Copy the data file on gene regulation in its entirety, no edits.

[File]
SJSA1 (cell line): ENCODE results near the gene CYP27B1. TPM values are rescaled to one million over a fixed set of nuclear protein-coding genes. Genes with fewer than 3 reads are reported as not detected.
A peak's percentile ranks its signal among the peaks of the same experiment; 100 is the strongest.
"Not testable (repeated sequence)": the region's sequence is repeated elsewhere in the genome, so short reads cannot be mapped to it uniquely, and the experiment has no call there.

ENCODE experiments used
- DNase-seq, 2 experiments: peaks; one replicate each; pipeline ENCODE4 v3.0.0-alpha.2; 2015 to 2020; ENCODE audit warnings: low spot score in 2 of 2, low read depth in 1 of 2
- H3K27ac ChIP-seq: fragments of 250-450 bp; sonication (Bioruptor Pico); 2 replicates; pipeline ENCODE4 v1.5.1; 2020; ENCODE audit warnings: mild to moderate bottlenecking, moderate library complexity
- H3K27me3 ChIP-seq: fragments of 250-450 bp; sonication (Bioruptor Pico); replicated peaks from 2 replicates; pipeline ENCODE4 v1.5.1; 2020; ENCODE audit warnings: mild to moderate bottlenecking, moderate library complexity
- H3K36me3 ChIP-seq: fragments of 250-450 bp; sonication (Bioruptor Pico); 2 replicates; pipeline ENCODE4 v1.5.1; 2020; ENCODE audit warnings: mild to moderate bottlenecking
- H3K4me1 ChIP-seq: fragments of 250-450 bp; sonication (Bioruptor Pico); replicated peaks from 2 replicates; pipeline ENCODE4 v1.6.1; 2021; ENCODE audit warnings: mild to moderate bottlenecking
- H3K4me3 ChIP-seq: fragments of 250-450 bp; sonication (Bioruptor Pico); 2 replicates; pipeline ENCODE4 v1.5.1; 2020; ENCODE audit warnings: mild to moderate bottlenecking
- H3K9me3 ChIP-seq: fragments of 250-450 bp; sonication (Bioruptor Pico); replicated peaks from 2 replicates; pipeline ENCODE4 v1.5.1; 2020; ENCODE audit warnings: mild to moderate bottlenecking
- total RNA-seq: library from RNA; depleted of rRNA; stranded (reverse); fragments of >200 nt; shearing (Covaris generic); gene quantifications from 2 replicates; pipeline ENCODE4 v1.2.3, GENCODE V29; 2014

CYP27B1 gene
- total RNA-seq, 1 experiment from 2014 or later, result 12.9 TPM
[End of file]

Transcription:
SJSA1 (cell line): ENCODE results near the gene CYP27B1. TPM values are rescaled to one million over a fixed set of nuclear protein-coding genes. Genes with fewer than 3 reads are reported as not detected.
A peak's percentile ranks its signal among the peaks of the same experiment; 100 is the strongest.
"Not testable (repeated sequence)": the region's sequence is repeated elsewhere in the genome, so short reads cannot be mapped to it uniquely, and the experiment has no call there.

ENCODE experiments used
- DNase-seq, 2 experiments: peaks; one replicate each; pipeline ENCODE4 v3.0.0-alpha.2; 2015 to 2020; ENCODE audit warnings: low spot score in 2 of 2, low read depth in 1 of 2
- H3K27ac ChIP-seq: fragments of 250-450 bp; sonication (Bioruptor Pico); 2 replicates; pipeline ENCODE4 v1.5.1; 2020; ENCODE audit warnings: mild to moderate bottlenecking, moderate library complexity
- H3K27me3 ChIP-seq: fragments of 250-450 bp; sonication (Bioruptor Pico); replicated peaks from 2 replicates; pipeline ENCODE4 v1.5.1; 2020; ENCODE audit warnings: mild to moderate bottlenecking, moderate library complexity
- H3K36me3 ChIP-seq: fragments of 250-450 bp; sonication (Bioruptor Pico); 2 replicates; pipeline ENCODE4 v1.5.1; 2020; ENCODE audit warnings: mild to moderate bottlenecking
- H3K4me1 ChIP-seq: fragments of 250-450 bp; sonication (Bioruptor Pico); replicated peaks from 2 replicates; pipeline ENCODE4 v1.6.1; 2021; ENCODE audit warnings: mild to moderate bottlenecking
- H3K4me3 ChIP-seq: fragments of 250-450 bp; sonication (Bioruptor Pico); 2 replicates; pipeline ENCODE4 v1.5.1; 2020; ENCODE audit warnings: mild to moderate bottlenecking
- H3K9me3 ChIP-seq: fragments of 250-450 bp; sonication (Bioruptor Pico); replicated peaks from 2 replicates; pipeline ENCODE4 v1.5.1; 2020; ENCODE audit warnings: mild to moderate bottlenecking
- total RNA-seq: library from RNA; depleted of rRNA; stranded (reverse); fragments of >200 nt; shearing (Covaris generic); gene quantifications from 2 replicates; pipeline ENCODE4 v1.2.3, GENCODE V29; 2014

CYP27B1 gene
- total RNA-seq, 1 experiment from 2014 or later, result 12.9 TPM